Paul Schallück

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Schallück, Paul

 

Born June 17,1922, in Warendorf, Westphalia. German writer (Federal Republic of Germany [FRG]).

Schallück was raised in a Catholic family. After World War II he studied philosophy, history, and art at the universities of Münster and Cologne. His novels If It Were Possible to Stop Lying (1951), Arrival at Zero Hours Twelve Minutes (1953), and The Invisible Gate (1957) and the short-story collection White Flags in April (1955) are devoted to young people and portray the negative effects of fascism on the social atmosphere of the FRG. Schallück’s other literary works include the tragicomic novel Don Quixote in Cologne (1967) and critical essays. A member of Group 47, Schallück has won several West German literary prizes.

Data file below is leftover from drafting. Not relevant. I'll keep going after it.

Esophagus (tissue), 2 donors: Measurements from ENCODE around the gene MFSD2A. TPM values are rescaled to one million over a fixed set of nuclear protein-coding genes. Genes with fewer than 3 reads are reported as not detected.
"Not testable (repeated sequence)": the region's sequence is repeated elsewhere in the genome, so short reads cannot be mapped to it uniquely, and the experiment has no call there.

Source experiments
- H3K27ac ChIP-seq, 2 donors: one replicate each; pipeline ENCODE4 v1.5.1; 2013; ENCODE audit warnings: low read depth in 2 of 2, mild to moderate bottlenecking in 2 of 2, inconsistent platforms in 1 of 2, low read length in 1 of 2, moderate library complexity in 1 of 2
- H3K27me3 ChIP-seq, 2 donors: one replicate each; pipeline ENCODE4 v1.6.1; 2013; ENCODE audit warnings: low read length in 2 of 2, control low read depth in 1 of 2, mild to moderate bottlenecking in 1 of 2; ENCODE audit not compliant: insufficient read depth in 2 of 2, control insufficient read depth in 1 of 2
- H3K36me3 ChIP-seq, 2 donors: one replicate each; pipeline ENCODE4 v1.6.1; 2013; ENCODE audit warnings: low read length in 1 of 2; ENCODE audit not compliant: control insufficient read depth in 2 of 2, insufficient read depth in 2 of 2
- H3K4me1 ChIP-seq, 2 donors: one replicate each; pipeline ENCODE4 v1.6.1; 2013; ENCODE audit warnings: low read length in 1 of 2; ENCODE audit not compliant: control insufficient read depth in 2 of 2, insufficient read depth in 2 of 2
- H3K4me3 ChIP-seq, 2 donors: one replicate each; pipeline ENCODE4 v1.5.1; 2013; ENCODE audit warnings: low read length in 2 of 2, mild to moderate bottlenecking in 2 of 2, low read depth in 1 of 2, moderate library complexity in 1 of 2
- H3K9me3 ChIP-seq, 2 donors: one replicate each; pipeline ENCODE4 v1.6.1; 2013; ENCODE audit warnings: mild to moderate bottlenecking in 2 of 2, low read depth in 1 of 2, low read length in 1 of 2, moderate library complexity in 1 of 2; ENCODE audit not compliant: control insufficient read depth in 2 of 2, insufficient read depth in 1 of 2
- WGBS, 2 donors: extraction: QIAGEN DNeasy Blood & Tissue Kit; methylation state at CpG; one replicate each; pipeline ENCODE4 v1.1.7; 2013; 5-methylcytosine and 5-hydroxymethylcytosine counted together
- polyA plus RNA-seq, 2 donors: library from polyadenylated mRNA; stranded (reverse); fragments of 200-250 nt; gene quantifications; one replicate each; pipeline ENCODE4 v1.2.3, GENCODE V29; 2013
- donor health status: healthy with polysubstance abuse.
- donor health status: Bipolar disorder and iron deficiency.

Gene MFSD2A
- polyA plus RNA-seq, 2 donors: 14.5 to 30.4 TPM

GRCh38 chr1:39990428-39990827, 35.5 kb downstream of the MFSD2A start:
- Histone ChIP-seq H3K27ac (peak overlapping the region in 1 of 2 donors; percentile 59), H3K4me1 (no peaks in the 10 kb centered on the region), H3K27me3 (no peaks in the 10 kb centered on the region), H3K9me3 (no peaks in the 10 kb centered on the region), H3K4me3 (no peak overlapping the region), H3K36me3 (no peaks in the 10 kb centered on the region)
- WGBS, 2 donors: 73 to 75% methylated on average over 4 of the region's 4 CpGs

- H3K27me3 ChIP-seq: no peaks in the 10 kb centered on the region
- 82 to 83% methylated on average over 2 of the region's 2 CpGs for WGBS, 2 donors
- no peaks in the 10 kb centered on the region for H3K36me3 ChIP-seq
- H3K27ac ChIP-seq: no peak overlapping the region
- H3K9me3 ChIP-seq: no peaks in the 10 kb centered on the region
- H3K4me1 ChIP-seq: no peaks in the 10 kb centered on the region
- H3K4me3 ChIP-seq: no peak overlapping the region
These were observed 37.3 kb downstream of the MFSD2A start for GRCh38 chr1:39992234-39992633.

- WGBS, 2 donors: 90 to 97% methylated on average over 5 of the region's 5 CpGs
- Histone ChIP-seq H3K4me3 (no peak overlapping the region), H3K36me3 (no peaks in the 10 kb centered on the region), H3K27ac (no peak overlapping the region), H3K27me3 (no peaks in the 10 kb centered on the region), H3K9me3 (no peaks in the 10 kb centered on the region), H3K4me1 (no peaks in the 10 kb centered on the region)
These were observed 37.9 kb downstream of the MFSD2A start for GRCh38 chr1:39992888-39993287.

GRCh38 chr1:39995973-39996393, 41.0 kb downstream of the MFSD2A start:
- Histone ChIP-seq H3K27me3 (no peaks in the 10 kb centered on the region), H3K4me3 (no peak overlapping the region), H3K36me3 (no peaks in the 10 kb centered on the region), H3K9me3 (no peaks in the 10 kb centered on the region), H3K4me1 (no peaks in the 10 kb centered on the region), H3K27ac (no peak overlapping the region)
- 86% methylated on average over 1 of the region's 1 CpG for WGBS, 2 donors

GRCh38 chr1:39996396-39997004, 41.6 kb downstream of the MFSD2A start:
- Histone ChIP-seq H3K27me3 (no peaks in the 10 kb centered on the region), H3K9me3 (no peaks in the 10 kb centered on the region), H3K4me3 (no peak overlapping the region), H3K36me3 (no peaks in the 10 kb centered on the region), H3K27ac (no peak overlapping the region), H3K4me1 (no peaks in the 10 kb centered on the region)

WORKS

In Russian translation:
Engel’bert Reineke. Moscow, 1964.

REFERENCE

Simonian, L. “Glavnym obrazom o chudakakh, nemnogo o kheppeningakh.” Inostrannaia literatura, 1968, no. 12.
References in periodicals archive ?
Glanz und Elend des Schelmen: Chronikalisches aus der Notstands-Welt im neuen Roman von Paul Schalluck 'Don Quichotte in Koln.
Formally, of course, the 1959 conversation in Die Juden in Koln belongs no more to Boll than to the other three who take part: the Cologne Rabbi Zvi Asaria, the book's editor, the Cologne writer Paul Schalluck and the Jewish writer Wilhelm Unger.
Three years later, the Cologne Rabbi Zvi Asaria joined the two local writers Paul Schalluck and Boll as well as the Jewish author Wilhelm Unger, who had grown up in Cologne before 1933, for a conversation about anti-Semitism in the West Germany of 1959.